Le Sueur News Herald:

Five Tri-City United High School students set a new precedent for their school’s Robotics program by competing at the U.S. State Opener in Council Bluffs, Iowa.

Team Undecided, which consists of Maxwell Tillema, Riley Bogue, Cristian Mejia, Devin Filter and Colton Rozeboom, placed 45th out of 58 total teams. But despite their lower ranking, they feel accomplished for being the first TCU Robotics team to compete on the national level. Rozeboom graduates this spring, but the other four team members expect to outdo themselves next year.

“I think [Robotics] definitely met my expectations and went passed them,” said Bogue, a first-year robotics member. “Going to state and national [competitions] was an achievement. I’m definitely coming back the rest of my high school career.”

Tillema, who now has three years of robotics behind him, said this year marked the first season when he knew how to build and program the robot. In previous years, he watched and learned from older students. The experience of the competitions themselves also helped him understand what to do — and what not to do — on the playing field.

Team Undecided qualified for the U.S. Opener by winning the Skills Champion Trophy at a Windom regional contest in January. That same tournament, the team placed first out of 38 teams and earned a slot at the state competition in February.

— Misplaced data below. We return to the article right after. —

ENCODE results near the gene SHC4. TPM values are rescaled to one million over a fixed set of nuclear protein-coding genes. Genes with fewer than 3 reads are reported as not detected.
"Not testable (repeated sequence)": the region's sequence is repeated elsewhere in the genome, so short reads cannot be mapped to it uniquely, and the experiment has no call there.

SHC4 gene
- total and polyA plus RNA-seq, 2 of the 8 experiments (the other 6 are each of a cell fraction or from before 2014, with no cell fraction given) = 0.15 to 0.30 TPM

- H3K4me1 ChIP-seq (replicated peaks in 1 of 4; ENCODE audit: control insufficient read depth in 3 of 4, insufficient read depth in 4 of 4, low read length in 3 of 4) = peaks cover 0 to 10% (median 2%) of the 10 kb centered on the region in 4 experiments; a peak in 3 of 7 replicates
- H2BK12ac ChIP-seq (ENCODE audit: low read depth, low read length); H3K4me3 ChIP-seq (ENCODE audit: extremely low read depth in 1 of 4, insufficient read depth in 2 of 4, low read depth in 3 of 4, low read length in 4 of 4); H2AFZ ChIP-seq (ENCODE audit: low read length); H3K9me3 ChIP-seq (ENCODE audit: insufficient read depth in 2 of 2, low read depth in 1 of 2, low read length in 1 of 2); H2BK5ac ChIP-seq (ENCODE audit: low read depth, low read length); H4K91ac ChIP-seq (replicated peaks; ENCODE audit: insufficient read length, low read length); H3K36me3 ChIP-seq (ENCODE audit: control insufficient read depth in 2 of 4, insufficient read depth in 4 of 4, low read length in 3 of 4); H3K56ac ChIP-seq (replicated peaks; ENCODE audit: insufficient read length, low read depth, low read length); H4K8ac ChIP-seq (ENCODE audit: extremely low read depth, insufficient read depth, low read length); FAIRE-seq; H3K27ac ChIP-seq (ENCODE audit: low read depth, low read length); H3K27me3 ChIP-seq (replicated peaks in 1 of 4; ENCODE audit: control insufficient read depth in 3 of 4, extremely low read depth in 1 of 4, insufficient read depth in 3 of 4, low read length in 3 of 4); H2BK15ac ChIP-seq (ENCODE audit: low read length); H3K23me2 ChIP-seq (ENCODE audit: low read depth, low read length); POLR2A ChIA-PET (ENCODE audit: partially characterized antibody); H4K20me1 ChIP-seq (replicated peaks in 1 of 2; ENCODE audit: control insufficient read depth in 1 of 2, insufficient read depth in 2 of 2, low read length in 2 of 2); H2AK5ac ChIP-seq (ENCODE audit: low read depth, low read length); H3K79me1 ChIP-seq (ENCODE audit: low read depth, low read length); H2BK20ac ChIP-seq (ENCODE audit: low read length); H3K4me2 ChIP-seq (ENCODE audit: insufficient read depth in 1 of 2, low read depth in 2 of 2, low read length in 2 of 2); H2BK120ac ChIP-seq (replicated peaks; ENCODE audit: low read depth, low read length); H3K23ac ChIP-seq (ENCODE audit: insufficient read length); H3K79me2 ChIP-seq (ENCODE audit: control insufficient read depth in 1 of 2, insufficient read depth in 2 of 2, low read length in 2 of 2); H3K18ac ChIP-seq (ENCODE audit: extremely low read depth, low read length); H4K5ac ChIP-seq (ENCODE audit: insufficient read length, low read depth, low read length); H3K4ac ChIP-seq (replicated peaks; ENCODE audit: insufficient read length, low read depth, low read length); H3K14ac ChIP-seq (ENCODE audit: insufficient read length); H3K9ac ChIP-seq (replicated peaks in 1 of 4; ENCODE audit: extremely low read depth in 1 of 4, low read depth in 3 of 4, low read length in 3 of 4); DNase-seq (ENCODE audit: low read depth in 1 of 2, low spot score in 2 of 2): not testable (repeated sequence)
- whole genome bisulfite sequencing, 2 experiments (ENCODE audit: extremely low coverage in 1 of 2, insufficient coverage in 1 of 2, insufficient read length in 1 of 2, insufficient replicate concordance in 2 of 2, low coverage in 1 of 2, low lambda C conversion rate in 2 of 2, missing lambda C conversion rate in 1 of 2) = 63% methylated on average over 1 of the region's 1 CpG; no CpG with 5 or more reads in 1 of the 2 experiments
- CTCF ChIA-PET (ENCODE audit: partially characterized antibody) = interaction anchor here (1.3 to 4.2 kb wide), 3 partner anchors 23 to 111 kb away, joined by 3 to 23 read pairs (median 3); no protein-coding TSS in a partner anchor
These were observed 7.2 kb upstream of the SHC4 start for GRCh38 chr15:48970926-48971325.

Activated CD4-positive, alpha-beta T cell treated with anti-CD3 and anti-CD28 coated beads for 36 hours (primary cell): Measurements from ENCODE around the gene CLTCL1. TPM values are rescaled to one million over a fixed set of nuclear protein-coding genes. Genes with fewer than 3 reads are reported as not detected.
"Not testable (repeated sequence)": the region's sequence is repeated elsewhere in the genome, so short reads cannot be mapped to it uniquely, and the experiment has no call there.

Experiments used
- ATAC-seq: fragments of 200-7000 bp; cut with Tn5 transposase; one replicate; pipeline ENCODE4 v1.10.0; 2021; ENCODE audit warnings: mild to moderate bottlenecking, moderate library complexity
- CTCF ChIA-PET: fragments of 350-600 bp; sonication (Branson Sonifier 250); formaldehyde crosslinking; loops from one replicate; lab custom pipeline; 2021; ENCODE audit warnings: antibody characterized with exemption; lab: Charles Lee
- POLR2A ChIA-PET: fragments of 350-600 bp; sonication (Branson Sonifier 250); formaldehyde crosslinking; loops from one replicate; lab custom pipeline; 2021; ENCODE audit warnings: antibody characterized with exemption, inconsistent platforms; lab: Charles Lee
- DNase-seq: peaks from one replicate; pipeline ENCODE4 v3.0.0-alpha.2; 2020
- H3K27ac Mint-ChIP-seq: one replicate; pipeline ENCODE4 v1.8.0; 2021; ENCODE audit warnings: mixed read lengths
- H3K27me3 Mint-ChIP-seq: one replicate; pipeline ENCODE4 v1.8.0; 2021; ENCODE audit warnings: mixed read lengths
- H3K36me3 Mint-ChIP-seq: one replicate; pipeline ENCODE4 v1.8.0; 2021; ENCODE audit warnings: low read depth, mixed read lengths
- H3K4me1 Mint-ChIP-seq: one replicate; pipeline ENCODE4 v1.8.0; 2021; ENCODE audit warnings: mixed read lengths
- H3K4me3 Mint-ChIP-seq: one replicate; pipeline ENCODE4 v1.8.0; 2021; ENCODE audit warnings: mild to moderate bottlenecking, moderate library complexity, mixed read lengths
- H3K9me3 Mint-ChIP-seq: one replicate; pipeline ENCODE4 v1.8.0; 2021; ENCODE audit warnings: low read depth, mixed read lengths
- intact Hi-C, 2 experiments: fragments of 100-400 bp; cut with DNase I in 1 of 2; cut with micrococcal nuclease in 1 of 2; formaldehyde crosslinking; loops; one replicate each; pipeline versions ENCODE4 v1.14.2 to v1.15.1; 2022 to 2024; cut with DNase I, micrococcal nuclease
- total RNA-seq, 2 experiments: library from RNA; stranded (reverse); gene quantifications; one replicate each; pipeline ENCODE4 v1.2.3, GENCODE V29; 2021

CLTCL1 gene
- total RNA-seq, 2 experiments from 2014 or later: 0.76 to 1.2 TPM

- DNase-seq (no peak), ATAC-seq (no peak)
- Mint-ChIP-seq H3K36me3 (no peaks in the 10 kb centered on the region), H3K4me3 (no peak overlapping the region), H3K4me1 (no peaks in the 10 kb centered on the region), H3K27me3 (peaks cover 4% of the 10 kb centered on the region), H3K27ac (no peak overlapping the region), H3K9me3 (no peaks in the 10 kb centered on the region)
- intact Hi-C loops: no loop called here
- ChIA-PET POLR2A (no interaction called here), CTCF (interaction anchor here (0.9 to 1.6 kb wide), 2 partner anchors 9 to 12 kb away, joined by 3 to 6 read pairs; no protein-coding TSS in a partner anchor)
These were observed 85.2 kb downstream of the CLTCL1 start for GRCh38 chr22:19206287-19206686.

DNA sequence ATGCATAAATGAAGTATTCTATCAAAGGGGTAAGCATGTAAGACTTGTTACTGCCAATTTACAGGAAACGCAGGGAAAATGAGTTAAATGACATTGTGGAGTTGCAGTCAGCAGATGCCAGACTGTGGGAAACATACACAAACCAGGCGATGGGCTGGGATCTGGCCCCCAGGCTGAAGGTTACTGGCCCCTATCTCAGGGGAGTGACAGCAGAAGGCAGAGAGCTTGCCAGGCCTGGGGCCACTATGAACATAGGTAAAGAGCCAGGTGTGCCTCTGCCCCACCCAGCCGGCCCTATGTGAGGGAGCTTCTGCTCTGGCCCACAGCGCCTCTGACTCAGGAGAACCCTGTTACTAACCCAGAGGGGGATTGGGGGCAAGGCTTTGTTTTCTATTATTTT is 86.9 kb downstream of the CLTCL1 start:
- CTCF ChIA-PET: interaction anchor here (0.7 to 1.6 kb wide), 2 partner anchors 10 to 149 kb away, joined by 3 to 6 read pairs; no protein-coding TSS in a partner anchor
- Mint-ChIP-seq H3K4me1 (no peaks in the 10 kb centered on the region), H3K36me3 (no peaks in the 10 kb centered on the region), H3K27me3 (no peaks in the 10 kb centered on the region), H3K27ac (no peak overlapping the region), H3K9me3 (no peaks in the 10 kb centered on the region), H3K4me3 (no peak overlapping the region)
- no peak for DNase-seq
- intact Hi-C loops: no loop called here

At the state contest held in St. Cloud, Team Undecided made it to the eliminations round but fell short when matched against the number-one seeded team. The team made it to the elimination round again at the Council Bluffs contest, held April 4 through 6, but the team’s robot lost its battery on an attempt to shoot its cannon. (Launching balls at flags was one of several tasks robots needed to complete during matches.)

Tillema and Bogue agreed canceled practices brought on by inclement weather didn’t help their cause. They made up for canceled practices by driving their robot at a colleague’s home, but Tillema said the best preparation comes from driving the bot on arena surfaces, not tables and floors.

“Next year it’s going to be a giant improvement,” said Brogue, who mentioned lighter aluminum as one improvement to apply to the team’s robot next season.

Tillema said he wished the team had devoted more time to testing out the robot after making improvements to its design.

“Every competition highlighted different design flaws to fix,” said Tillema. “… A lot of the successful teams did things really fast [with their robots].”

Bogue agreed the other teams at the contests gave him exposure to building techniques he hadn’t previously considered. Technicalities aside, Team Undecided members agreed to improve their communication and organization for next year.

“It was a good season,” said TCU robotics co-advisor Luke Fleck. “They’re starting to get this far [competing at the U.S. Opener]. It’s exciting to see where they take this momentum in the future.”



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